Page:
13. The imager integrated circuit (200) according to one of claims 1 or 12, wherein the pixels (102) are arranged between the inlet face (101) of the imager integrated circuit (200) and electric interconnection lines electrically connected to the pixels (102).
  14. The imager integrated circuit (200) according to one of claims 1, 12 or 13, wherein both levels of colour filter (202, 204) are spaced apart from each other by air and/or SiO2 and/or a resin optically transparent to light rays intended to be captured by the pixels (102).
  15. The imager integrated circuit (100, 200) according to one of previous claims, wherein the pixels (102) are configured to capture images in the visible and/or infrared region.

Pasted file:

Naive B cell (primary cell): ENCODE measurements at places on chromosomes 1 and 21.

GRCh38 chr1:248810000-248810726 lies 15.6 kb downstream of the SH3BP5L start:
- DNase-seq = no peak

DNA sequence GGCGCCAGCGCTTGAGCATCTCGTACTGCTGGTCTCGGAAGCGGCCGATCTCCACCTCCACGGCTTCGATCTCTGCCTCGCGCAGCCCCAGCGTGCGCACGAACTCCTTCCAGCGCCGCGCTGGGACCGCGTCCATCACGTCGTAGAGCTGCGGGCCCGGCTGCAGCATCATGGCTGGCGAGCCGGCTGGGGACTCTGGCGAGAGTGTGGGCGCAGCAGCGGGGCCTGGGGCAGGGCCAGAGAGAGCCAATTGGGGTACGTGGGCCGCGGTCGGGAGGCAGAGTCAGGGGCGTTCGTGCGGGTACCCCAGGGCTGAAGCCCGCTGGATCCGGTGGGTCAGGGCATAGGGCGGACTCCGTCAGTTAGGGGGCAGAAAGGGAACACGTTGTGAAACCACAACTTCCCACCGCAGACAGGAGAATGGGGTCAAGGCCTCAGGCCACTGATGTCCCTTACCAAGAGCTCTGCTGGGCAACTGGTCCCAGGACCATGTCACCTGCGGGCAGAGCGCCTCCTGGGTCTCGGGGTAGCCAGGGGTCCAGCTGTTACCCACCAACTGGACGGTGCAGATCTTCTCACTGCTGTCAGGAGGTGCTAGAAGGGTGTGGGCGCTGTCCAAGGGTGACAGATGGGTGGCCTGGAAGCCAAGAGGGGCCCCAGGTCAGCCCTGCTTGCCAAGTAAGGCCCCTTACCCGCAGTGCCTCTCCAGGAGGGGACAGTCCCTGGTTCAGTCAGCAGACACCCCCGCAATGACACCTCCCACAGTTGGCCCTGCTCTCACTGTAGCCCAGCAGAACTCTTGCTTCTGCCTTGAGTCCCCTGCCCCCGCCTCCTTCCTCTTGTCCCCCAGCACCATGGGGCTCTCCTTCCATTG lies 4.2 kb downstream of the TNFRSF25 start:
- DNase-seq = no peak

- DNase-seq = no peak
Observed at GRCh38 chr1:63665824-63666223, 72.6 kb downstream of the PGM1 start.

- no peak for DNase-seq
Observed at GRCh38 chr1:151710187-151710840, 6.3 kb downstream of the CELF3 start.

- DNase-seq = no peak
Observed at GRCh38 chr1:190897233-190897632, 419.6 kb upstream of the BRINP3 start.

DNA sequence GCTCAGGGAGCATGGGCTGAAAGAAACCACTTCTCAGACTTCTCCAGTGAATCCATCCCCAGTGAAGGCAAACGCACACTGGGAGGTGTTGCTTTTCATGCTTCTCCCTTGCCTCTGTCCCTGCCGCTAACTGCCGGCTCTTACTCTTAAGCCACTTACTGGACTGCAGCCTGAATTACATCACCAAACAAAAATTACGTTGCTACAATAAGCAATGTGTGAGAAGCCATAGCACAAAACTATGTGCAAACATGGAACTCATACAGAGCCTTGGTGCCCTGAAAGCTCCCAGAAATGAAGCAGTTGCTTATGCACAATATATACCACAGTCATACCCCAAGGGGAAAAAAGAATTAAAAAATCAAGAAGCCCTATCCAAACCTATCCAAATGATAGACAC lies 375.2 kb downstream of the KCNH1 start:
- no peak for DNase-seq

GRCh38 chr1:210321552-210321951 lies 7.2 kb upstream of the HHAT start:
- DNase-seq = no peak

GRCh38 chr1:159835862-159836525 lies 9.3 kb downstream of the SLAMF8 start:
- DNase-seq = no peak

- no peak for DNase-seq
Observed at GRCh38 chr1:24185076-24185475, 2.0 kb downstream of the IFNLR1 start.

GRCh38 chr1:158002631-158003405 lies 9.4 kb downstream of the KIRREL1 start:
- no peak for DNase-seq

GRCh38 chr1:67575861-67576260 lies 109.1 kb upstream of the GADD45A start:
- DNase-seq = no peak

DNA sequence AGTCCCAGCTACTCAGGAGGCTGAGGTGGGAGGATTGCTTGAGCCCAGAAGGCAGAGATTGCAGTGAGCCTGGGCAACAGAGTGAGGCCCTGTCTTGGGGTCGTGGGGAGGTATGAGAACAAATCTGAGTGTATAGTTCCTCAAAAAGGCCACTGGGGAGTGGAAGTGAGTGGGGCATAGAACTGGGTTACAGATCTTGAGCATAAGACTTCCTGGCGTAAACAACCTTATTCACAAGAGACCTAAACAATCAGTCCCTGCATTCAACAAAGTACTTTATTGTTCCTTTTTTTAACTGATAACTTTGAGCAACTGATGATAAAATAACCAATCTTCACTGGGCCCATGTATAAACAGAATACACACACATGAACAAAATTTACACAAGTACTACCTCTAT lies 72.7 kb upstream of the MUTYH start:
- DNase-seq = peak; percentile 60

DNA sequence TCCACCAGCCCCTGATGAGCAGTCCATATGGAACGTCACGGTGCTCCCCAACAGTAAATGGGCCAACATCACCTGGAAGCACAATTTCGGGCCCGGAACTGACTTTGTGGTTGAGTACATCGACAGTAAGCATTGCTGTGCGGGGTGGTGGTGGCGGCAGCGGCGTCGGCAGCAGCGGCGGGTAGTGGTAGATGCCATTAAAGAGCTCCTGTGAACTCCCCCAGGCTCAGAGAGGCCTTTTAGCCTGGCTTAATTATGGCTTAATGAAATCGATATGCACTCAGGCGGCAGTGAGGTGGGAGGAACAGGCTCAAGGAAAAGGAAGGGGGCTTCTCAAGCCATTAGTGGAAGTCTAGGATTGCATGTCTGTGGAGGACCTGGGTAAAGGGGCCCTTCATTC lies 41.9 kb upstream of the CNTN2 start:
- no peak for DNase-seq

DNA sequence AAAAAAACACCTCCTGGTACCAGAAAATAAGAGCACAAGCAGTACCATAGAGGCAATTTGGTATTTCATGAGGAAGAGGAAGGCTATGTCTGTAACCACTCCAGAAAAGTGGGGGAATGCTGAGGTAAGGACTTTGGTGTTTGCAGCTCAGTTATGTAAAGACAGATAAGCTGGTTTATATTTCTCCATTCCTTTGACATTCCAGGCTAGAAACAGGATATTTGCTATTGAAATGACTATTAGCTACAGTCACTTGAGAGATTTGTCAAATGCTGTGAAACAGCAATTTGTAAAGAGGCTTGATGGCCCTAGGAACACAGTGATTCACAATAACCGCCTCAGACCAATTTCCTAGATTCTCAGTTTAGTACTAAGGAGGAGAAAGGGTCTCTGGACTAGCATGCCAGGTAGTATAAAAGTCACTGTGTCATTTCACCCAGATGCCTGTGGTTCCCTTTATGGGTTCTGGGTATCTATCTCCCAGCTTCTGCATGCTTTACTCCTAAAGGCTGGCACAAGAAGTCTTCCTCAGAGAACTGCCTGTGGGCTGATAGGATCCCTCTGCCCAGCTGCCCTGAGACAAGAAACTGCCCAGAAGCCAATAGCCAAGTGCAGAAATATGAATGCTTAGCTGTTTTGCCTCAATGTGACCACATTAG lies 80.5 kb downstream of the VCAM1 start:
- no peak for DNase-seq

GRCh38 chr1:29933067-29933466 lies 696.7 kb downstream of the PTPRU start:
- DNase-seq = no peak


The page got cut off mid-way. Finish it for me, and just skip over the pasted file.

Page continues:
16. A stereoscopic image capture device (1000, 2000) including at least one imager integrated circuit (100, 200) according to one of previous claims and at least one optical system (10) configured to direct light rays from a scene to the imager integrated circuit (100, 200).
  17. The image capture device (1000, 2000) according to claim 16, wherein the pixels (102) of the imager integrated circuit (100, 200) are configured to capture images in the infrared region, said device (1000, 2000) being a bolometer.
EP12161244.4A 2011-04-22 2012-03-26 Imaging integrated circuit and device for capturing stereoscopic images Not-in-force EP2515335B1 (en)